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Dec 21, 2010 4:54 PMPublication: The East Hampton Press

Concerns Over Airport Noise Spur Lawsuit In East Hampton

Dec 21, 2010 4:54 PM

A group of residents who live near East Hampton Airport have filed suit against the East Hampton Town Board, claiming officials did not adequately address the issue of aircraft noise when they plotted a course for the future of the facility.

The six plaintiffs, who filed the lawsuit in State Supreme Court on November 18, are seeking to reverse the town’s September decision to accept the updated East Hampton Airport Master Plan, an outline for future improvements to the facility that has been in the works for some 20 years.

The Town Board last Thursday, December 16, hired attorney Eric Bregman of the Southampton firm Gilmartin & Bregman, LLP, to represent it in the matter at a rate of $290 per hour. Councilwoman Theresa Quigley this week said she could not comment on pending litigation and Supervisor Bill Wilkinson did not return a call seeking comment.

The plaintiffs all live within 2.5 miles of the airport, and have filed suit as The Committee to Stop Airport Expansion. All six claim that their lives have been disrupted by the noise of passing aircraft, which they say wakes them up at night, rattles their windows and interrupts their conversations.

One of the plaintiffs, Frank Dalene of Wainscott, said he has been tormented for about five years by helicopters passing over his house on their way in to or out of the airport, sometimes coming as close as 50 feet to his roof.

“It’s literally shaking the ground under my feet, when this helicopter comes in,” he said. “I’m getting damage to my house, nails popping. And, you know, it’s totally disruptive. You can’t carry on a conversation.”

The other plaintiffs include David Gruber of East Hampton, Barbara Miller of Wainscott, Robert and Barbara Wolfram of Sag Harbor and Stephen Levine of Southampton.

Their lawsuit claims that when the town studied the environmental impacts of the updated master plan over the last year it skirted over the issue of noise. The environmental impact study, it claims, ignored thousands of noise complaints and used faulty standards when it concluded that there was no 
significant noise problem resulting from the airport anywhere in the town. The Town Board accepted the findings of the study on September 2, when it approved the updates to the master plan.

The plan, drafted by a team of consultants hired by the Town Board, proposes 14 projects, including repaving and reopening runway 4-22, which has been closed for repairs, as well as closing runway 16-34 and turning it into a taxiway. The main runway, 10-28, remains unchanged. It also calls for the installation of a seasonal air traffic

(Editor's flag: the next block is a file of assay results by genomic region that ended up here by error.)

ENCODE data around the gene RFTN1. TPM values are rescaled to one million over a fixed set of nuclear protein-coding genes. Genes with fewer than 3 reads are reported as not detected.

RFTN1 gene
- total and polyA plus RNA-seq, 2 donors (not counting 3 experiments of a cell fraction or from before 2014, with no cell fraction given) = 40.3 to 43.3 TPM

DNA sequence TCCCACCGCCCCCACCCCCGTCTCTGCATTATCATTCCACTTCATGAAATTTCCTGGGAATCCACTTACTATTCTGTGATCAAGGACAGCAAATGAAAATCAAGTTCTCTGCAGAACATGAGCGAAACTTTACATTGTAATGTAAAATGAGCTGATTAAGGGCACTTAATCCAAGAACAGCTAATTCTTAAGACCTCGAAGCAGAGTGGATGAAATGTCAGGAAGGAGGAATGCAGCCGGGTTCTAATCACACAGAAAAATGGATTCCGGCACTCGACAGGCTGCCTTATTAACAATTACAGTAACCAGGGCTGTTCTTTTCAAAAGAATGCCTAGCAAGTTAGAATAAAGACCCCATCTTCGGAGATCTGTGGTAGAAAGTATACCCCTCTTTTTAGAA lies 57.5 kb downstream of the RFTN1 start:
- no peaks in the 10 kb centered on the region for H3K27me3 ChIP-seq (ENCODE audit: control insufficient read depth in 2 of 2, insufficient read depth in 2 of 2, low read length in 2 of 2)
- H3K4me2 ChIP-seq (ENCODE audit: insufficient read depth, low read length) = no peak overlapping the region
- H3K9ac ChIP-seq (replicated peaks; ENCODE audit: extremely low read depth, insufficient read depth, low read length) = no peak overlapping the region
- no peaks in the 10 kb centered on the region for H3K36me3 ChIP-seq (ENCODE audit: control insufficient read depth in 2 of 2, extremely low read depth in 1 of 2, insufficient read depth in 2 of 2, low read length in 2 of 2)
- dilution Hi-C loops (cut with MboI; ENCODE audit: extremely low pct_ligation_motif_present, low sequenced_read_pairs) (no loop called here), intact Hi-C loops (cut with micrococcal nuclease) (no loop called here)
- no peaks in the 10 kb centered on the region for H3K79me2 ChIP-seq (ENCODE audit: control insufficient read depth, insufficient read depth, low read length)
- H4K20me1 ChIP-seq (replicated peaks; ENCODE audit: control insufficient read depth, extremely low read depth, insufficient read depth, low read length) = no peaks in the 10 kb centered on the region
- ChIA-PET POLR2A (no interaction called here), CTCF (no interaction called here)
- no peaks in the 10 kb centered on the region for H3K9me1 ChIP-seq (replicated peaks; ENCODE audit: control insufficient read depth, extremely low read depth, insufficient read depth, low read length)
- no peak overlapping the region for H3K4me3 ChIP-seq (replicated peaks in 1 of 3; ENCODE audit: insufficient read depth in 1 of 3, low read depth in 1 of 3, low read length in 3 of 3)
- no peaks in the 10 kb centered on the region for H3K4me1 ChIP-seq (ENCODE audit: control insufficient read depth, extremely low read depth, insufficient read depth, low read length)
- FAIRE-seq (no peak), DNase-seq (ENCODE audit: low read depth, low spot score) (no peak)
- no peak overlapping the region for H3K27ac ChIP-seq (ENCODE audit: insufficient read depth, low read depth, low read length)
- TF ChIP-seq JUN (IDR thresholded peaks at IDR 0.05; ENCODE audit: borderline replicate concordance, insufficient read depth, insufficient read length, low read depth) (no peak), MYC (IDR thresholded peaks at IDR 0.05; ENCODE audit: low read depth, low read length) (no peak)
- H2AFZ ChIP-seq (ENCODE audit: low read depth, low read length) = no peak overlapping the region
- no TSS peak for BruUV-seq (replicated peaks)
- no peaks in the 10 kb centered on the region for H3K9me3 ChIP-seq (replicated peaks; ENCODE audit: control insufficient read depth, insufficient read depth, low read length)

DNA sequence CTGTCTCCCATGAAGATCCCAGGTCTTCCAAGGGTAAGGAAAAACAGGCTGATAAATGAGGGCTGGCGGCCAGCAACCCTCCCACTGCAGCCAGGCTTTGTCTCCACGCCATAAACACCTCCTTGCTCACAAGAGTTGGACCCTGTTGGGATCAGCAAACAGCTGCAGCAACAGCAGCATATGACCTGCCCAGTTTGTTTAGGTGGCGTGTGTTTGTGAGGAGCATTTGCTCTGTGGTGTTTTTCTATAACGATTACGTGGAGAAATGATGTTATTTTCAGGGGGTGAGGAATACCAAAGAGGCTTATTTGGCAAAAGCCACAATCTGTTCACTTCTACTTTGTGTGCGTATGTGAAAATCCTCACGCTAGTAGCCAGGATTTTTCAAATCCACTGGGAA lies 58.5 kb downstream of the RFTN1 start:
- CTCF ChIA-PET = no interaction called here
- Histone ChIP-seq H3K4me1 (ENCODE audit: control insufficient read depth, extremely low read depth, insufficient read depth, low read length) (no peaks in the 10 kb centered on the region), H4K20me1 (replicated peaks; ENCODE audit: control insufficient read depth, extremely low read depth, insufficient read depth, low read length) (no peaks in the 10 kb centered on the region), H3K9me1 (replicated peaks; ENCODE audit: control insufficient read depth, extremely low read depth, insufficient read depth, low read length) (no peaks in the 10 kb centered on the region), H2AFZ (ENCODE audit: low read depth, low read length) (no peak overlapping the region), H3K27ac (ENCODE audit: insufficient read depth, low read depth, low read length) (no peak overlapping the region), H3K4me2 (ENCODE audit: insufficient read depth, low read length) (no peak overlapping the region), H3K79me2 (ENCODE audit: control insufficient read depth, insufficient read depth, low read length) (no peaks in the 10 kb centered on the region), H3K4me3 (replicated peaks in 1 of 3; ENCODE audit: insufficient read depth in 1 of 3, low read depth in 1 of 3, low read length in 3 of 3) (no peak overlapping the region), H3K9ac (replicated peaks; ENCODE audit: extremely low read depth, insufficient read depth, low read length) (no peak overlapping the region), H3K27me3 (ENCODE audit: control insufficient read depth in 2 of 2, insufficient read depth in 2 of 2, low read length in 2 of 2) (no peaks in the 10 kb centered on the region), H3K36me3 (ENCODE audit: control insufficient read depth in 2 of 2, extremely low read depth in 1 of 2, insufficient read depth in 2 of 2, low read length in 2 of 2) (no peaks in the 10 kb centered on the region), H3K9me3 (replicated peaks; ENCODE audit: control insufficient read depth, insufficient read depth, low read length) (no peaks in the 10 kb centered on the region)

control tower, deer fencing around the airport and landside development, which would allow commercial enterprises 
to buy and use some of the 
land around the airport.

The environmental study of the plan, which is known as a Final Generic Environmental Impact Statement, or FGEIS, was submitted to the board in August by the firm Young Environmental Sciences, Inc. The 128-page document devotes a total of 39 pages to the issue of noise, and states “Noise impacts are a major concern at East Hampton; therefore, an extensive analysis of existing and expected future impacts was performed.”

It ultimately concludes that all of the proposed projects will either have no effect on airport noise, only cause noise temporarily during construction, or even help abate noise in the long term.

The lawsuit takes issue with the methods the consultants used to measure and forecast noise in the areas surrounding the airport, calling them “inadequate” and saying the study “failed to address noise impacts in any real detail.”

Mr. Dalene, who has compiled videos of helicopters passing over his house and posted them on a website, said he was surprised by the study’s findings, and said they “totally disregard actual data.”

“Not only was I shocked—the information that was provided by the GEIS is so misleading about noise, the noise studies, so misleading, I believe it is fraudulent,” he said. “It is so wrong.”

The issue of noise, particularly the buzzing of helicopters, has been a major sticking point during public hearings in the years leading up to the approval of the plan this fall.

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So how many lawsuits has the new Gestapo Regime, sorry I meant the Wilkinson Team been served with so far in their less than 1 year in office?

By Bilge Water (131), Southampton on Dec 30, 10 11:51 AM
Gestapo Regime's murder people you idiot!
These people have been making trouble for years and are not suing the Town Board they're suing the taxpayers of East Hampton because they made the mistake of buying property near the airport. They are spoiled brats and need the spanking they never got while growing up with that silver spoon sticking out of their butt.
By montaukman (98), easthampton on Jan 4, 11 5:13 PM
1 member liked this comment
The amount of noise from the airport has increased exponentially in the last two years. It does not only affect people living within a one mile radius of the airport, as suggested, but affects a good portion of Long Island. There is little to no regulation of what time planes and helicopters take off and land, going on well into the night and early morning hours. This is not about having a "silver spoon", rather this is a quality of life issue that is affecting many to the benefit of very few. ...more
By Barbara Wainscott (5), Wainscott on Aug 14, 11 12:46 PM